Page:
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CPM ready to forge third alternative
Prashant Sood
Tribune News Service

New Delhi, January 20
Keen to form the third alternative, the CPM appears to be proceeding cautiously. The party is clear that such an alternative should be a firm alliance based on shared policies and programmes that are different from both BJP and the Congress and not an arrangement aimed only at fighting elections.

The draft political resolution released by the CPM today, which will be debated by party units and members before its adoption by the party congress being held at Coimbatore from March 29 to April 3, said there had to be an alternative to the Congress and the BJP-led combinations and the Left must take an initiative for it.

“It is necessary to forge a third alternative. Such a platform must be based on a consistent anti-communal outlook, address the problems faced by the people and advocate pro-people economic measures. It should make provisions for social welfare and strengthening public distribution system, defence of national sovereignty and an independent foreign policy,” CPM general secretary Prakash Karat said.

He said the party would maintain relations with all non-Congress secular parties for forging joint action on issues of common concern and strengthen Left unity to facilitate formation of the third alternative.

Answering queries, Karat said he was not using the word third front as it was closely identified with the polls. He said the party had electoral understanding with parties such as the DMK, the RJD and the Samajwadi Party in the Lok Sabha polls and these were likely to continue.

Differentiating between the BJP and the Congress, the resolution said the CPM would continue to adopt tactics for isolating and defeating the former while it would not enter into any alliance or united front with the latter.

The resolution termed the Congress as secular bourgeois party, adding that the party often vacillates when the communal forces take the offensive.

Karat said the Left had exerted pressure on the UPA government to fulfil the commitments made in the common minimum programme. He said some of the retrograde policies and legislations had been checked because these could not be passed without the support of the Left in Parliament.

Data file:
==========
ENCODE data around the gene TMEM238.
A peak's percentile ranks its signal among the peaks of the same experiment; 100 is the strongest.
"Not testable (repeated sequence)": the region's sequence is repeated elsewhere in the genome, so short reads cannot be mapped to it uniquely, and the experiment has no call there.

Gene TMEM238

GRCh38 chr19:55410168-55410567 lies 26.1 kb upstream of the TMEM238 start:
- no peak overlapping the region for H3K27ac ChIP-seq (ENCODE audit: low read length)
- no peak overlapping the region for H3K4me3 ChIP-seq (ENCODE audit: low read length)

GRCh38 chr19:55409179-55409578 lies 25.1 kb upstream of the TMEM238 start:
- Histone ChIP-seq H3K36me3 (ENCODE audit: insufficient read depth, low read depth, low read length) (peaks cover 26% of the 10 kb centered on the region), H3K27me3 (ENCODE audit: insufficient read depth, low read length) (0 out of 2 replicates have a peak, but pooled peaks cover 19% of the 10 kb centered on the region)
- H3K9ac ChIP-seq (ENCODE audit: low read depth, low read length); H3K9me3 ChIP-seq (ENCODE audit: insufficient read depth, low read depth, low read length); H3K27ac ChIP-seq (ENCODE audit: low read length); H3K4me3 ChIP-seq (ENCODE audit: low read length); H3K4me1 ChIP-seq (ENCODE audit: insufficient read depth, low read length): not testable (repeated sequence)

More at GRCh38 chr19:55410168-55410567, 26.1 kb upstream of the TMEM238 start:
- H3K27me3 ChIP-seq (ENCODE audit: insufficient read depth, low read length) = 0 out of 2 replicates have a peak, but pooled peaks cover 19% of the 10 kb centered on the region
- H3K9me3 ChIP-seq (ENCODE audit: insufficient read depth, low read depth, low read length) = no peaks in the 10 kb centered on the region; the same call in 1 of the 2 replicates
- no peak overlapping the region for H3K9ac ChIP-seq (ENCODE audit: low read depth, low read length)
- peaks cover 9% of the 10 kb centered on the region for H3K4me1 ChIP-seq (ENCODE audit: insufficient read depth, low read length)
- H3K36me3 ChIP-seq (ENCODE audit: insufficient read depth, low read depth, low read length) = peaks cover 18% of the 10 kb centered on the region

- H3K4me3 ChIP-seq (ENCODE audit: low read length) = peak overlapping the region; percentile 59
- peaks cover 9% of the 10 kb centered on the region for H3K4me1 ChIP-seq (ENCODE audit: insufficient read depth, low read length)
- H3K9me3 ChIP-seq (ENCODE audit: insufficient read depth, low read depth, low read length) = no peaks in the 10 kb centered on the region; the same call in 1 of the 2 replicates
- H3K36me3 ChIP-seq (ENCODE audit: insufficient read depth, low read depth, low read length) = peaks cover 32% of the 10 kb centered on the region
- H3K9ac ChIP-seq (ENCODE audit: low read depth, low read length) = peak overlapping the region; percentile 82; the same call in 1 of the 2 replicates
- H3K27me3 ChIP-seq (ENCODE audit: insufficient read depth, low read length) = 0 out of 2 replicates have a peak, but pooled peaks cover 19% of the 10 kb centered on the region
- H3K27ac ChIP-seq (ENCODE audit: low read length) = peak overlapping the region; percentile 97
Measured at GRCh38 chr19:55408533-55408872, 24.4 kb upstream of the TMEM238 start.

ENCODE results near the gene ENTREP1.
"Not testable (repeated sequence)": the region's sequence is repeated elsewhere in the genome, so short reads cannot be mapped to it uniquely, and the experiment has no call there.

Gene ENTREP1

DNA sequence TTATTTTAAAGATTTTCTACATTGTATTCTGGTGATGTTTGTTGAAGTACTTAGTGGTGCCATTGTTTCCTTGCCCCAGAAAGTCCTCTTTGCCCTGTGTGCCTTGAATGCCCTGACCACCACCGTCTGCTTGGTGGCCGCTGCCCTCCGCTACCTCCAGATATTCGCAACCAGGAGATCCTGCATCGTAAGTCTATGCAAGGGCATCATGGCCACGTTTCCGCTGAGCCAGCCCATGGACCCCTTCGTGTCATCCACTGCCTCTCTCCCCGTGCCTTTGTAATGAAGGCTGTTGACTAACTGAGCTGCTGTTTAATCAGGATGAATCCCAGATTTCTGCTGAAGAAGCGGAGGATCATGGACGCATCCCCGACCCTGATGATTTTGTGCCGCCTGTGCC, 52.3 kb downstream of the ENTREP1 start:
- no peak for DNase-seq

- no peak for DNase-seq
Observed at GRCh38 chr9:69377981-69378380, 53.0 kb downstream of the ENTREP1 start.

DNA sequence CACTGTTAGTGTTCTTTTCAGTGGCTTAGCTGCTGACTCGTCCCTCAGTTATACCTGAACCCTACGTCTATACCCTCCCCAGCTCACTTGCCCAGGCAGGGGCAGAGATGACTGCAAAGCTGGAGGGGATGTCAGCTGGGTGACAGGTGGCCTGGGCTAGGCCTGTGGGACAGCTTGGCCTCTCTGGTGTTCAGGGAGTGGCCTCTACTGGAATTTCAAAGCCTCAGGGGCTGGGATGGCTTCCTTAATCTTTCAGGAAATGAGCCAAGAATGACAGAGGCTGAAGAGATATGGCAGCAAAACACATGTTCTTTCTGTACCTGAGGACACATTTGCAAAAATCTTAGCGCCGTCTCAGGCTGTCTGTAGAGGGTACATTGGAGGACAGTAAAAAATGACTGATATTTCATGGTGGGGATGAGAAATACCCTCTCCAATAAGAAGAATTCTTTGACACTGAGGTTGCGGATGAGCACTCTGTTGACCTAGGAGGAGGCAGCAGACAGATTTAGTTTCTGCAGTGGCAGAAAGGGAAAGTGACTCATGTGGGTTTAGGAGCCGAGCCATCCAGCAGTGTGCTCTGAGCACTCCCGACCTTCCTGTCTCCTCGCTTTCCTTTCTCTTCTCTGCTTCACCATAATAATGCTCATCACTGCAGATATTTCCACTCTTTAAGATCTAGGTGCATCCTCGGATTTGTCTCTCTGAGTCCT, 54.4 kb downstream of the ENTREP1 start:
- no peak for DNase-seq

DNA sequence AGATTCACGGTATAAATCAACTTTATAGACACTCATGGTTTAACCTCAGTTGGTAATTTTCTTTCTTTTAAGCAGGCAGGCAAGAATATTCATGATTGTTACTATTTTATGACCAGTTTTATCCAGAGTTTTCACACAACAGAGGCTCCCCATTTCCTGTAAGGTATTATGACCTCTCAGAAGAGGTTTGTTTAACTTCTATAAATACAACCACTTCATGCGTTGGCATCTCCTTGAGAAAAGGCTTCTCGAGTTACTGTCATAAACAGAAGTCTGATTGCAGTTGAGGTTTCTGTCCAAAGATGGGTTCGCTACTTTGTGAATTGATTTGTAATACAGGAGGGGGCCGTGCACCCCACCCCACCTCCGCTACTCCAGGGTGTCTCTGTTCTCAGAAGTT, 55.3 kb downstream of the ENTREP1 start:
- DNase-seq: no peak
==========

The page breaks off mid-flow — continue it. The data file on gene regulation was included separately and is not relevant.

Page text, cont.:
Hitting out at the BJP, he said after its defeat in the 2004 Lok Sabha elections the saffron party fell back on its hardcore Hindutva platform.

“The role of the RSS in the running of the party is reinforced. In the BJP-ruled states the communal situation has deteriorated. Attacks on minorities, both Muslims and Christians, have taken place in Madhya Pradesh, Rajasthan, Gujarat, Chhattisgarh, Karnataka and Orissa. The performance of the BJP-led state governments underline the fact that it is the most reactionary force in Indian politics,” he said.

On the Indo-US nuclear deal, Karat said it was not going forward anywhere and the government would come back to the UPA-Left committee with its discussions with the IAEA on safeguards.

Opposing hike in prices of petroleum products, he said the government would face protest from the Left if it went ahead with such a decision.

“They should rationalise the tax structure rather than passing on the burden on the common man, who is already reeling under growing price of essential commodities,” he said.

Accusing the UPA government of failing to tackle agrarian crisis, the resolution said reduction of subsidies and closure of indigenous fertiliser plants resulting in the import of urea at higher prices that has burdened the farmers further.

Expressing concern on policies concerning food security, the resolution said the government was relying on import of wheat from abroad for the past two years at prices significantly higher than the minimum support price and targeted PDS system had failed to achieve results as BPL beneficiaries are being restricted on the basis of unreasonable criteria.

On Centre-state relations, it said: “The party will take the initiative to raise issues of Centre-State relations and rally support of the people against the growing encroachment from the Centre.”

On Jammu and Kashmir, the resolution reiterated that a political solution was possible only by assuring the Kashmiri people that their identity and culture will be fully safeguarded.



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